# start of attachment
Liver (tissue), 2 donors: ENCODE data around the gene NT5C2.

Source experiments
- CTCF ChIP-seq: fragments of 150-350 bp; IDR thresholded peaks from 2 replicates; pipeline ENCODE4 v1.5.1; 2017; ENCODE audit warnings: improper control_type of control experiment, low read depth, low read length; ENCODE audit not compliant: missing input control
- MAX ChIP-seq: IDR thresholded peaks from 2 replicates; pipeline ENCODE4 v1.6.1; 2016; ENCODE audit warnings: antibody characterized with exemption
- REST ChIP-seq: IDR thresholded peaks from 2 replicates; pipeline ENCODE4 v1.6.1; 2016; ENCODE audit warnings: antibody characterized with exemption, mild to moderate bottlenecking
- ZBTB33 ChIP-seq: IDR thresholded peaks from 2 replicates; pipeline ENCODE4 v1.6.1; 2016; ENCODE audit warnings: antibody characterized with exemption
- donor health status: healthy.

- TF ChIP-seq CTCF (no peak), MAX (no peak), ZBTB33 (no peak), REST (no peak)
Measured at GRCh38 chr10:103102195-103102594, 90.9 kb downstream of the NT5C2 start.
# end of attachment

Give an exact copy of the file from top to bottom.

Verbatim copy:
Liver (tissue), 2 donors: ENCODE data around the gene NT5C2.

Source experiments
- CTCF ChIP-seq: fragments of 150-350 bp; IDR thresholded peaks from 2 replicates; pipeline ENCODE4 v1.5.1; 2017; ENCODE audit warnings: improper control_type of control experiment, low read depth, low read length; ENCODE audit not compliant: missing input control
- MAX ChIP-seq: IDR thresholded peaks from 2 replicates; pipeline ENCODE4 v1.6.1; 2016; ENCODE audit warnings: antibody characterized with exemption
- REST ChIP-seq: IDR thresholded peaks from 2 replicates; pipeline ENCODE4 v1.6.1; 2016; ENCODE audit warnings: antibody characterized with exemption, mild to moderate bottlenecking
- ZBTB33 ChIP-seq: IDR thresholded peaks from 2 replicates; pipeline ENCODE4 v1.6.1; 2016; ENCODE audit warnings: antibody characterized with exemption
- donor health status: healthy.

- TF ChIP-seq CTCF (no peak), MAX (no peak), ZBTB33 (no peak), REST (no peak)
Measured at GRCh38 chr10:103102195-103102594, 90.9 kb downstream of the NT5C2 start.